Sciorilli Family Limited Partnership v.Township of Lakewood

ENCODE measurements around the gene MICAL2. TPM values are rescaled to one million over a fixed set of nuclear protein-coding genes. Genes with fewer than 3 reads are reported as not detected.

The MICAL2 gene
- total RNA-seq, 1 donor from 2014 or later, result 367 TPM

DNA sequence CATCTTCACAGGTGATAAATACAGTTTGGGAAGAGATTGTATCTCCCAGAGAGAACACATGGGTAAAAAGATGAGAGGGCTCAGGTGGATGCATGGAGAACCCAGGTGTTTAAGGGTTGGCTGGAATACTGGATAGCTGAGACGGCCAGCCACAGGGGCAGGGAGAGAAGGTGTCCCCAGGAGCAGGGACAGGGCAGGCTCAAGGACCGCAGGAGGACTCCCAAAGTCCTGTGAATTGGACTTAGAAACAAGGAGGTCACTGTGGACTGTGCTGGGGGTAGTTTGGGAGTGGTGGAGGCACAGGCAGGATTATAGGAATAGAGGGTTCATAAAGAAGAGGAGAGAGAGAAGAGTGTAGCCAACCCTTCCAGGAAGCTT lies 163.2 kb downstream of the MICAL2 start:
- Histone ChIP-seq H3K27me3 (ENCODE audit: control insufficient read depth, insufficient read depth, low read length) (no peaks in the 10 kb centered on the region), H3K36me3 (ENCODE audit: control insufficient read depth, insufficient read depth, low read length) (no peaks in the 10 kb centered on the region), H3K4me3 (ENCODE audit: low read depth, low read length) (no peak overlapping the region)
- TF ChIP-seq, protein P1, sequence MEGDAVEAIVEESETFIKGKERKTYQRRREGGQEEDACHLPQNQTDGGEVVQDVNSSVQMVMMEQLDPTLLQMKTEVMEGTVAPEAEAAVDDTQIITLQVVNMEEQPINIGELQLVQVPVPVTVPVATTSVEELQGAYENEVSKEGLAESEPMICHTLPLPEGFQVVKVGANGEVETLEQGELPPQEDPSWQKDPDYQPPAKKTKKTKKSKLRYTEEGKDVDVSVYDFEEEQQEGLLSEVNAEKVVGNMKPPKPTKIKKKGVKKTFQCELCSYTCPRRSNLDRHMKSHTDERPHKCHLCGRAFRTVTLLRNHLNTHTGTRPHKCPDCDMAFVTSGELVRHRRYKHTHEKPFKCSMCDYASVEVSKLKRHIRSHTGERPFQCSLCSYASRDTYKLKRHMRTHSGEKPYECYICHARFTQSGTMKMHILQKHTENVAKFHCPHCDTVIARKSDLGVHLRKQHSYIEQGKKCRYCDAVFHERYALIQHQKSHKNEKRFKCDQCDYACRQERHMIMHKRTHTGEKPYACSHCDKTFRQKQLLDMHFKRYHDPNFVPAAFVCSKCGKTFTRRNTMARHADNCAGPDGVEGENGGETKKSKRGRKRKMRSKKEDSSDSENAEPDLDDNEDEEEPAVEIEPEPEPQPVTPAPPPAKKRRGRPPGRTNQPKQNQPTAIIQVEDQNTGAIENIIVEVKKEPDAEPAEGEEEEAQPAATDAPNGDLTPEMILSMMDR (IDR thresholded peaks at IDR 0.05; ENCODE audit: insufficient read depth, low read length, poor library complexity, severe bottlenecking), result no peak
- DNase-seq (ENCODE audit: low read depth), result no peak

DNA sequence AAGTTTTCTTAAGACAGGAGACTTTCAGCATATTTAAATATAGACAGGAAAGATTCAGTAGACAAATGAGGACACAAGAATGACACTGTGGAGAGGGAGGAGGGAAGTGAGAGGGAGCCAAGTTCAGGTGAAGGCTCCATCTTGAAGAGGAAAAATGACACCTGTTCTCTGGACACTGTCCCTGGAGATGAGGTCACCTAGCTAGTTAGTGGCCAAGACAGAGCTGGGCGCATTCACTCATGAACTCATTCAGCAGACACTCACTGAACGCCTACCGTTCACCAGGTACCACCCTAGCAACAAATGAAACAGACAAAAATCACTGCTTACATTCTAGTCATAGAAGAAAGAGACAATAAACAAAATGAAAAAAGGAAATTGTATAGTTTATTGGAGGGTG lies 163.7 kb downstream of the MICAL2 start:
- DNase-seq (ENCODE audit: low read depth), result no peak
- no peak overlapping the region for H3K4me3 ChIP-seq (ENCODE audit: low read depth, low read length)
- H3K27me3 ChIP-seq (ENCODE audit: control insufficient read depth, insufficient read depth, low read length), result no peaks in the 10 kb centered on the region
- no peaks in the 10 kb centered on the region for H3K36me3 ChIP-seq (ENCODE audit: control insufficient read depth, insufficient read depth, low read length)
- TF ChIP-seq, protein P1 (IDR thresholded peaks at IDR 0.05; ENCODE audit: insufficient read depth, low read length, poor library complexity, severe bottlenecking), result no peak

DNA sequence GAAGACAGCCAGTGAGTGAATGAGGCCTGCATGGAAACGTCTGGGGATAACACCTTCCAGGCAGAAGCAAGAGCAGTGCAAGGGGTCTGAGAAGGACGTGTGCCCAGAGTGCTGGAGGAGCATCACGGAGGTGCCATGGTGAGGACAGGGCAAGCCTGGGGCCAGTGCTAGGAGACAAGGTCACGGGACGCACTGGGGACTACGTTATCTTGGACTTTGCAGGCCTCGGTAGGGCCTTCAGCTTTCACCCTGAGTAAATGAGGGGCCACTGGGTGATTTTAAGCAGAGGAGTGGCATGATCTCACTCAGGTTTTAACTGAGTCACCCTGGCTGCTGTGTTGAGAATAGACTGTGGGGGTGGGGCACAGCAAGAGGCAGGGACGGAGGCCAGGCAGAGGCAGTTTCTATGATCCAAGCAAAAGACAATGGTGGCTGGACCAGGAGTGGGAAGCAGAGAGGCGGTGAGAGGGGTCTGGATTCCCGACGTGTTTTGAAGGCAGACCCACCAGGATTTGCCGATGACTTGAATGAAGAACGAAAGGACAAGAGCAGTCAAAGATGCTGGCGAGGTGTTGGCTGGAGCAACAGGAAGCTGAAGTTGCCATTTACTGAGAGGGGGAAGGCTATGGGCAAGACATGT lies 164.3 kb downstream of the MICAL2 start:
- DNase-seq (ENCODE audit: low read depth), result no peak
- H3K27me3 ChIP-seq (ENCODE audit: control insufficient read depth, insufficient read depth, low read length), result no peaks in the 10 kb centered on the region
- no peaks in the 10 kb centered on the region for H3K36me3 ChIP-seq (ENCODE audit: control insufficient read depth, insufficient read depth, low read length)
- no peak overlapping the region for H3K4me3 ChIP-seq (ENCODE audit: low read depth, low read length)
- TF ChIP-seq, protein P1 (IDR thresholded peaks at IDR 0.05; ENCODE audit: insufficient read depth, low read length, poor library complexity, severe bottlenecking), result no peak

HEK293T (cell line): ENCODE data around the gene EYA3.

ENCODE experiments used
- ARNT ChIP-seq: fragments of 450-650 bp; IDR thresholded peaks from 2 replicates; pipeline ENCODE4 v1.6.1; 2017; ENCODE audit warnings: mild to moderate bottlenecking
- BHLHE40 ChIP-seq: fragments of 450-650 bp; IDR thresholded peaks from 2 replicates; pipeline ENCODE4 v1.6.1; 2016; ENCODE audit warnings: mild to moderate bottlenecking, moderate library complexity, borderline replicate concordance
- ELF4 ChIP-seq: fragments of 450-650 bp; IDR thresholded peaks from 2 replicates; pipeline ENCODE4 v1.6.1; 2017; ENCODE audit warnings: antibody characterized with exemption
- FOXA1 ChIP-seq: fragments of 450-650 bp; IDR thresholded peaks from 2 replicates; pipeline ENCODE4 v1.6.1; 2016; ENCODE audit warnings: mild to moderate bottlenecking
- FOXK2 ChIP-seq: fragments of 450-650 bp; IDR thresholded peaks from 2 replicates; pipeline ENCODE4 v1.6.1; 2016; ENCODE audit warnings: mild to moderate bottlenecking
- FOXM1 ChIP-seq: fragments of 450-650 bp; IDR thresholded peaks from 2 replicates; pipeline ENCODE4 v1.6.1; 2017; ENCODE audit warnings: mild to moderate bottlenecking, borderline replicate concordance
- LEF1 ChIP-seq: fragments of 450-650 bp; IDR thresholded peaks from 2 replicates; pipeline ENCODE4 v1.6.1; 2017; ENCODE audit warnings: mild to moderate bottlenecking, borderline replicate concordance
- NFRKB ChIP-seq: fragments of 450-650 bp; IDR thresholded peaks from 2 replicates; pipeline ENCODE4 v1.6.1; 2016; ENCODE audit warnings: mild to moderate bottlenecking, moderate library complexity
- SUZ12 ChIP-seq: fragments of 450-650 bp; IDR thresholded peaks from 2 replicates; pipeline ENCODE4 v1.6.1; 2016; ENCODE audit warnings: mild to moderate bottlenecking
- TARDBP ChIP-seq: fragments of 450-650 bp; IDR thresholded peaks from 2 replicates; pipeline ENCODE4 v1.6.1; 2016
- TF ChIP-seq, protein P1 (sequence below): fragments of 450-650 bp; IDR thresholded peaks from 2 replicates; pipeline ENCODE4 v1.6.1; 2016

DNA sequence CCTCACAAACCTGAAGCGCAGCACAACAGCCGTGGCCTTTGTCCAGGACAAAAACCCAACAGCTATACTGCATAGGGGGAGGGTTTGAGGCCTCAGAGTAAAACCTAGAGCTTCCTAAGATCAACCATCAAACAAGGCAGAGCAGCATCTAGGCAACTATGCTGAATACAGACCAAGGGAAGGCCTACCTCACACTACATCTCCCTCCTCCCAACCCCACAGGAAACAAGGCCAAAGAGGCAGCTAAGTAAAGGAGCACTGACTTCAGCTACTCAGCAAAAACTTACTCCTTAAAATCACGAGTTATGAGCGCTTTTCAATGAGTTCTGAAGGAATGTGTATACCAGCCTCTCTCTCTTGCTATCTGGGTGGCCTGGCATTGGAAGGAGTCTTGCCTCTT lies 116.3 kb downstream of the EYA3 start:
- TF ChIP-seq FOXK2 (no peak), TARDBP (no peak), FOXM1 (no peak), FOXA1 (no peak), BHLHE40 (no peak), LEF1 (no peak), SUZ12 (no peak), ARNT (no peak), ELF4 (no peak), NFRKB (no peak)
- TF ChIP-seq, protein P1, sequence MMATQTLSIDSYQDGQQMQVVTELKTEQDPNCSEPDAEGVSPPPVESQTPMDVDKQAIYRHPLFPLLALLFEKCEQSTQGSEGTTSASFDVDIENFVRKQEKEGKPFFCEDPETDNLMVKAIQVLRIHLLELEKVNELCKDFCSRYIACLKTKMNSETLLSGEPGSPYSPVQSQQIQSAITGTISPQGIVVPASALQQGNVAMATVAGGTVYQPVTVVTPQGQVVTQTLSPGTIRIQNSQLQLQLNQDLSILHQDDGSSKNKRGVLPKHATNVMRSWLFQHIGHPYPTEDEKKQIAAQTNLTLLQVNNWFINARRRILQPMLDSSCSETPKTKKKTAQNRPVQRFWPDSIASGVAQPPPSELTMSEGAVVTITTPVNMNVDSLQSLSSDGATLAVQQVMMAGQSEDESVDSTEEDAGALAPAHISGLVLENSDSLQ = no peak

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NOT FOR PUBLICATION WITHOUT APPROVAL OF THE TAX COURT COMMITTEE ON OPINIONS TAX COURT OF NEW JERSEY Patrick DeAlmeida Presiding Judge R.J. Hughes Justice Complex P.O. Box 975 Trenton, New Jersey 08625-0975 (609) 815-2922 x54620 November 29, 2017 William J. Sitar, Esq. Sitar Law Offices, LLC 1481 Oak Tree Road Iselin, New Jersey Dante M. Alfieri, Esq. Cleary, Giacobbe, Alfieri, Jacobs, LLC 5 Ravine Drive P.O. Box 533 Matawan, New Jersey 07747 Re: Sciorilli Family Limited Partnership v. Township of Lakewood Docket No. 006884-2017 Dear Counsel: This is the court’s opinion with respect to defendant’s motion to dismiss the Complaint because of plaintiff’s failure to respond to the tax assessor’s request for income and expense information relating to the subject property pursuant to N.J.S.A. 54:4-34, commonly known as Chapter 91 (L. 1979, c. 91). For the reasons explained more fully below, the motion is granted and the Complaint is dismissed pursuant to the doctrine of collateral estoppel. I. Findings of Fact and Procedural History This letter opinion sets forth the court’s findings of fact and conclusions of law based on the submissions of the parties on defendant’s motion. Plaintiff Sciorilli Family Limited Partnership is the owner of real property in defendant Lakewood Township. The property is designated in the records of the municipality as Block 1605, Lot 10, and is commonly known as 160 Lehigh Avenue. On March 18, 2017, plaintiff filed a Complaint challenging the tax year 2017 local property tax assessment on the property. The March 18, 2017 Complaint, which was filed by an attorney other than the attorney who appears on behalf of plaintiff in this matter, was assigned Tax Court Docket No. 003102-2017. On April 6, 2017, the municipality filed a motion to dismiss the March 18, 2017 Complaint pursuant to N.J.S.A. 54:4-34 based on plaintiff’s failure to respond to the municipal tax assessor’s request for income and expense information. It is well established that a taxpayer who fails to respond to a tax assessor’s Chapter 91 information request is entitled to a reasonableness hearing before a Complaint may be dismissed. See Ocean Pines, Ltd. v. Borough of Point Pleasant, 112 N.J. 1, 11 (1988). On April 25, 2017, plaintiff’s counsel in the matter bearing Tax Court Docket No. 0031022017 filed a letter stating, in relevant part: Please be advised that plaintiff will not oppose Township’s Chapter 91 motion regarding the above-captioned matter, which is returnable April 28, 2017 before your Honor. Additionally, plaintiff waives its right to a reasonableness hearing pursuant to Ocean Pines, Ltd. v. Borough of Point Pleasant, 112 N.J. 1 (1988). On April 28, 2017, the court entered an Order dismissing the Complaint in the matter bearing Tax Court Docket No. 003102-2017. The Order states that dismissal was warranted 2 because the court had “reviewed the moving papers and determined that the municipal tax assessor complied with N.J.S.A. 54:4-34 in all respects and that plaintiff had failed to respond to the assessor’s request for income and expense information . . . .” The April 28, 2017 Order was, in effect, a final Judgment concluding the matter bearing Tax Court Docket No. 003102-2017. On April 3, 2017, prior to the return date of the municipality’s motion to dismiss the Complaint in the matter bearing Tax Court Docket No. 003102-2017, plaintiff filed the Complaint in the present matter. The April 3, 2017 Complaint, assigned Tax Court Docket No. 006884-2017, names the same plaintiff and defendant, and challenges the same tax year 2017 assessment on the same parcel as the prior matter. The only material difference between the two Complaints is the attorney representing the taxpayer. The record contains no information explaining why the taxpayer retained two attorneys to file two Complaints challenging the tax year 2017 assessment on its property. On July 12, 2017, the municipality moved to dismiss the April 3, 2017 Complaint based on plaintiff’s failure to respond to the tax assessor’s request for income and expense information pursuant to Chapter 91. The municipality’s moving papers are substantively identical to those filed in the previous action. In addition, in support of its motion, the municipality reminded the court that it had on April 28, 2017 dismissed the Complaint filed on plaintiff’s behalf in the matter bearing Tax Court Docket No. 003102-2017. Defendant’s counsel certified that in light of the dismissal of the earlier matter he had requested that plaintiff’s counsel withdraw the April 3, 2017 Complaint. He certified that his requests had been refused and urged the court not to permit the taxpayer to have a “second bite at the apple.” On August 22, 2017, plaintiff opposed defendant’s motion dismiss the Complaint. The taxpayer does not deny having received the tax assessor’s information request nor claim to have 3 responded to the request. Instead, the taxpayer called the court’s attention to various discrepancies in the tax assessor’s certification in support of the municipality’s motion. The taxpayer noted that dates in the certification contradict dates on relevant documents attached to the certification. Plaintiff’s opposition did not mention the dismissal of the earlier-filed Complaint or the municipality’s argument with respect to plaintiff’s attempt to have a “second bite at the apple.” On September 8, 2017, the municipality filed a reply brief with supporting certifications addressing the discrepancies in the evidence raised by plaintiff. Defendant’s reply brief does not address the issue of the previously dismissed Complaint. On November 28, 2017, the court heard the oral arguments of counsel. II. Conclusions of Law There is no doubt in the court’s mind that plaintiff is collaterally estopped from opposing the municipality’s motion. The Supreme Court’s precedents are clear. In Winters v. North Hudson Regional Fire and Rescue, 212 N.J. 67, 85 (2012), the Court explained that “collateral estoppel, also known as issue preclusion . . . is an equitable principle that arises [w]hen an issue of fact or law is actually litigated and determined by a valid and final judgment, and the determination is essential to the judgment, the determination is conclusive in a subsequent action between the parties, whether on the same or a different claim. [(quoting Restatement (Second) of Judgment §27 (1982)(internal quotations omitted).] To preclude a claim the party asserting the bar must show that: (1) the issue to be precluded is identical to the issue decided in the prior proceeding; (2) the issue was actually litigated in the prior proceeding; (3) the court in the prior proceeding issued a final judgment on the merits; (4) the determination of the issue was essential to the prior 4 judgment; and (5) the party against whom the doctrine is asserted was a party to or in privity with a party to the earlier proceeding. [Olivieri v. Y.M.F. Carpet, Inc., 186 N.J. 511, 521 (2006)(citing In re Estate of Dawson, 136 N.J. 1, 20-21 (1994)(quotations omitted).] “Fundamental to the application of estoppel is an assessment of considerations such as ‘finality and repose; prevention of needless litigation; avoidance of duplication; reduction of unnecessary burdens of time and expenses; elimination of conflicts, confusion and uncertainty; and basic fairness.” Winters, supra, 212 N.J. at 85 (quoting Olivieri, supra, 136 N.J. at 522); accord Hennessey v. Township of Winslow, 183 N.J. 593, 599-600 (2005)). “The purpose of collateral estoppel is both to protect litigants from the burden of relitigating an identical issue with the same party and to promote judicial economy by preventing needless litigation.” In re: Liquidation of Integrity Ins. Co., 214 N.J. 51, 68 (2013)(internal quotations and alternations omitted). Each of the factors supporting application of collateral estoppel are present here. The issue presented by defendant’s motion to dismiss the Complaint in the matter bearing Tax Court Docket No. 003102-2017 is identical to the issue presented in support of defendant’s motion to dismiss the Complaint in the present matter. In fact, defendant’s moving papers in the two matters are substantively identical. The court actually decided the issue raised in defendant’s moving papers in the prior proceeding. Although plaintiff did not oppose the motion to dismiss, the court reviewed the moving papers and found that the municipal tax assessor had fully complied with N.J.S.A. 54:4-34 and that the taxpayer had failed to respond to the assessor’s request for information. The court’s determination of that issue was essential to its decision to dismiss the Complaint, given that it was the only issue raised in the motion. In addition, the court’s Order served as a final Judgment concluding all issues as to all parties. Finally, the parties to the prior proceeding and the parties to the present matter are identical. 5 The dissipation of resources on duplicative motions is counterproductive to the efficient operation of the judicial system and the cost-effective resolution of legal claims. The court has duplicated its efforts by reviewing substantively identical moving papers in substantively identical actions by identical parties. The municipality has duplicated its efforts by twice moving for the same relief in two substantively identical matters filed against it by the same party. Plaintiff was notified of its duplicate actions by the municipality and of the resolution of the first action through motion but persisted in burdening the court and municipality by opposing a motion identical to one it had affirmatively elected not to oppose a few months earlier. In fact, plaintiff’s opposition to the municipality’s motion was filed after plaintiff had waived its right to a reasonableness hearing and allowed entry of an Order dismissing its Complaint in the previously filed action.1 In light of the fact that plaintiff is collaterally estopped from raising its claims in opposition to defendant’s motion to dismiss the Complaint, and given plaintiff’s previous waiver of its right to an Ocean Pines reasonableness hearing, the court will enter Judgment dismissing the Complaint pursuant to N.J.S.A. 54:4-34. Very truly yours, /s/Hon. Patrick DeAlmeida, P.J.T.C. Although the municipality might have relied solely on collateral estoppel in support of its motion to dismiss the Complaint, and thereby conserved its resources, R. 8:7(e) requires that motions for relief pursuant to N.J.S.A. 54:4-34 must be filed no later than the earlier of 180 days after the filing of the Complaint or 30 days before the trial date. In light of this limitation, it was reasonable for the municipality to include in its moving papers the evidence and arguments supporting its claimed right to relief under N.J.S.A. 54:4-34. 1 6